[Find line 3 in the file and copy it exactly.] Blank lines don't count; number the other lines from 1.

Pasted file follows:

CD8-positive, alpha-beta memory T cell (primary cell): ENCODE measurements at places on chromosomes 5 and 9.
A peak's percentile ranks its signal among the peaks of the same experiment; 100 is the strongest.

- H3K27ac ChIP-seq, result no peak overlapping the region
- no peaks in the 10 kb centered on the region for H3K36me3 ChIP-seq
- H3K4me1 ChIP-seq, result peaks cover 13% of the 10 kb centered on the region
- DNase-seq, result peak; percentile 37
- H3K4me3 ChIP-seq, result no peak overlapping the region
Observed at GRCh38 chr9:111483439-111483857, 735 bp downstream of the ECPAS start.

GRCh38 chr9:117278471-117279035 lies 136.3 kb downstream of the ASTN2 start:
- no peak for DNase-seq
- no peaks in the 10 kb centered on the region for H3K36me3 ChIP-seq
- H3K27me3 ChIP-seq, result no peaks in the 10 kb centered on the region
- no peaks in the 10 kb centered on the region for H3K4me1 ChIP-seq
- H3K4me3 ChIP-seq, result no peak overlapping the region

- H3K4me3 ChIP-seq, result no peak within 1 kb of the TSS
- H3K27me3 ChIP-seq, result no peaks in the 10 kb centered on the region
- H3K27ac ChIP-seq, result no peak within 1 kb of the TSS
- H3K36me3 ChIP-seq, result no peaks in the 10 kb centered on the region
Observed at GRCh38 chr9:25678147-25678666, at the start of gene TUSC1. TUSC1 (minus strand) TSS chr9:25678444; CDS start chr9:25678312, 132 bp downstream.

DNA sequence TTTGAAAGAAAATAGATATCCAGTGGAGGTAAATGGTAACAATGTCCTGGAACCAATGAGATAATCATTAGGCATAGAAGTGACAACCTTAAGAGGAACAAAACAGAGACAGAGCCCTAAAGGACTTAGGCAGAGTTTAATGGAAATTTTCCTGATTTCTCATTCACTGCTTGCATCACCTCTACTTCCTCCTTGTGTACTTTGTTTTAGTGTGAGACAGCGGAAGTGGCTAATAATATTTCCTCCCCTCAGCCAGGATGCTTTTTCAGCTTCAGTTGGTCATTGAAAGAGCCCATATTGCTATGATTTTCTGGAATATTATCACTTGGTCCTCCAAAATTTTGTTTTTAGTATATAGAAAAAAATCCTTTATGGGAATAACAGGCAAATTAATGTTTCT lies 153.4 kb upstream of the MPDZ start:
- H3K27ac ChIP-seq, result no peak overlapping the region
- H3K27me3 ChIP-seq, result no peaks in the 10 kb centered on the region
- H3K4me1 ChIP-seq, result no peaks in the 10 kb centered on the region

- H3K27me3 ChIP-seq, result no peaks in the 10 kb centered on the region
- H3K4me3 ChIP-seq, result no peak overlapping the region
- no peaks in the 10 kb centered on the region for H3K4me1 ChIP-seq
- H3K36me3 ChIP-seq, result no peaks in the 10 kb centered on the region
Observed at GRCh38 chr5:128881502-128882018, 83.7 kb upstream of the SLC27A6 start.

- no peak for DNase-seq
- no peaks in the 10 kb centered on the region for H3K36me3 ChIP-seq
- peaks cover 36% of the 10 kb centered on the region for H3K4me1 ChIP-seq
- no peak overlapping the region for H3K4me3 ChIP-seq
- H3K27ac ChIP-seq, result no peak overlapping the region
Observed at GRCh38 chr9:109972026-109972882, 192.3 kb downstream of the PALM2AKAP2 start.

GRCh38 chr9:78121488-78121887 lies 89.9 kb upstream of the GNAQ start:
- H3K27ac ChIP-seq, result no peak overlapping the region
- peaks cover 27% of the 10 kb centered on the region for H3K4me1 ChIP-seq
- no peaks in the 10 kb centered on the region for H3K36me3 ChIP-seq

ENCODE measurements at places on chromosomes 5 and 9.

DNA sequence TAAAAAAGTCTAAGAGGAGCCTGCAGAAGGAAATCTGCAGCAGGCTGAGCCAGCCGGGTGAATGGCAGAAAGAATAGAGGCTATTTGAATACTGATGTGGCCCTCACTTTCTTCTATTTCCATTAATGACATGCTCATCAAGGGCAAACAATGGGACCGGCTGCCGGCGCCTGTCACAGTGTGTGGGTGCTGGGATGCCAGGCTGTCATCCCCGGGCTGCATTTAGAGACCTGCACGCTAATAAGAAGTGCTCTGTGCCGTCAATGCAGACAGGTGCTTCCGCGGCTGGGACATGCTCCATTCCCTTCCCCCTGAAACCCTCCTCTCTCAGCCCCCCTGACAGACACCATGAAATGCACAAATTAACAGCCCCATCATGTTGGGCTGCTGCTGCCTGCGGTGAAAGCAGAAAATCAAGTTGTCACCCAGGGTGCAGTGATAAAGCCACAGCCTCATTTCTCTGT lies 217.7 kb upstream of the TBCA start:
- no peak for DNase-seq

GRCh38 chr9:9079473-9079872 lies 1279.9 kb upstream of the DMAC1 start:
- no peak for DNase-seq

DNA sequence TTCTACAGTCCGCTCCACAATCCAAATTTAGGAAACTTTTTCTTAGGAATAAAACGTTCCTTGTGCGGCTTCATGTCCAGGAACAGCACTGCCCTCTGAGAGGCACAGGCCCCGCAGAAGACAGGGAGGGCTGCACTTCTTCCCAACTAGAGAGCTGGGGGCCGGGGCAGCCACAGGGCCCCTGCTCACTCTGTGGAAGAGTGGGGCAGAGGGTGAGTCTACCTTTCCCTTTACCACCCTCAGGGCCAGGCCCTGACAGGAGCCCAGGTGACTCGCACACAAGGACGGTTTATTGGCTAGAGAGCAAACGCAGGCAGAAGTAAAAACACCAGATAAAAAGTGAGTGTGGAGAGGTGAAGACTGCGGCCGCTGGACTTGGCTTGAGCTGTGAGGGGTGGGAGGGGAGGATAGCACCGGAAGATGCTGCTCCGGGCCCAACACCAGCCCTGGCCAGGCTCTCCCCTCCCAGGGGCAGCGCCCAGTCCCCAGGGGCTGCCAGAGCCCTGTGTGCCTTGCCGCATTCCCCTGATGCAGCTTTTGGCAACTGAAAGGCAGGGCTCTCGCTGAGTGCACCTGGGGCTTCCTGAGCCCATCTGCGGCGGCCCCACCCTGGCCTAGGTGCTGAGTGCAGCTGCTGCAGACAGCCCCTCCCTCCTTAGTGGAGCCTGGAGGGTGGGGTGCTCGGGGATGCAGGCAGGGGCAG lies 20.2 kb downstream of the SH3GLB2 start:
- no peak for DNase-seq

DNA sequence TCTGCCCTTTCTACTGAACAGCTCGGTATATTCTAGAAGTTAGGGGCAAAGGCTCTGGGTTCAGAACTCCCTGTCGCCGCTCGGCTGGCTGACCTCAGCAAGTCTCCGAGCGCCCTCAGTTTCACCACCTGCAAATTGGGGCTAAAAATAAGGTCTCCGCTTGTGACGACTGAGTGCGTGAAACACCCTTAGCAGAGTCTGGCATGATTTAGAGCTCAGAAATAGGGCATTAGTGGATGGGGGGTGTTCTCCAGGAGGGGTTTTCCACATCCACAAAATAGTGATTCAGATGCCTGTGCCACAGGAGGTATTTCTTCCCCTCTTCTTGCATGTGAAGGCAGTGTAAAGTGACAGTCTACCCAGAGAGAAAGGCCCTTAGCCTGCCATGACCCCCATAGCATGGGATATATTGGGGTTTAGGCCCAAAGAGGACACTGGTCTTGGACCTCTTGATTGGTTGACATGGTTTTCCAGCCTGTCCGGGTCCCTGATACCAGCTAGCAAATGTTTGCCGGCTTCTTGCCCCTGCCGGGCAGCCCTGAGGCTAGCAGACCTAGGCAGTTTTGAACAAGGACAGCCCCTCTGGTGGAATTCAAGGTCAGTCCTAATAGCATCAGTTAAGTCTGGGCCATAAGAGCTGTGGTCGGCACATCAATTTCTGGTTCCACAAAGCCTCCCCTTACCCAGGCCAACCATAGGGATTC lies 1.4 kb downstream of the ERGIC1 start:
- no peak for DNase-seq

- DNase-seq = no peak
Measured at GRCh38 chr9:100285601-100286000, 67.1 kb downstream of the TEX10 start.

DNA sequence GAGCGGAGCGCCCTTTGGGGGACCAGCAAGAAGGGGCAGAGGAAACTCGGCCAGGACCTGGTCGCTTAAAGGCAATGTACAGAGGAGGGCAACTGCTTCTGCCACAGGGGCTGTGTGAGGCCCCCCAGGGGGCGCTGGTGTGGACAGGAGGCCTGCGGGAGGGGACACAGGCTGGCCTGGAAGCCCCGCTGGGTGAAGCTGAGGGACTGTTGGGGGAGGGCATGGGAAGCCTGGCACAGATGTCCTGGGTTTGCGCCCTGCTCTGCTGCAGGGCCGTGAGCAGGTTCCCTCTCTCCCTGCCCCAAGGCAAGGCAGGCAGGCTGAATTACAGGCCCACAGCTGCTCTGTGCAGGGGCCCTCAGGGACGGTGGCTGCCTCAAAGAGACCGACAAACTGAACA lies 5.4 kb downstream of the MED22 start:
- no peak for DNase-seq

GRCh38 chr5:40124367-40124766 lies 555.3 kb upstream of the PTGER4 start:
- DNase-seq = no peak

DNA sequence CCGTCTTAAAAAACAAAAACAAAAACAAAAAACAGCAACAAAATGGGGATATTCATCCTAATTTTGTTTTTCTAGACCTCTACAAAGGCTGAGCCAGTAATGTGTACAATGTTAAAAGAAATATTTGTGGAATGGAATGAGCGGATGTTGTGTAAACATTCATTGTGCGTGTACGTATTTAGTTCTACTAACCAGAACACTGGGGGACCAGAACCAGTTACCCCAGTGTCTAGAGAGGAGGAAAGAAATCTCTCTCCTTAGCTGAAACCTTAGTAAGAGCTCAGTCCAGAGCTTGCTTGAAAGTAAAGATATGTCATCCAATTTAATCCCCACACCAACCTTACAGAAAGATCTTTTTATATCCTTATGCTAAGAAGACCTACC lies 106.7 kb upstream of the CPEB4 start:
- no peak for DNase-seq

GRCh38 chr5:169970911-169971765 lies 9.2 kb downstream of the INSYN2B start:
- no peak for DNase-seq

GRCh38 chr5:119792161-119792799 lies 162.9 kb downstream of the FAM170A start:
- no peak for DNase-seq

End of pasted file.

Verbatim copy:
- H3K27ac ChIP-seq, result no peak overlapping the region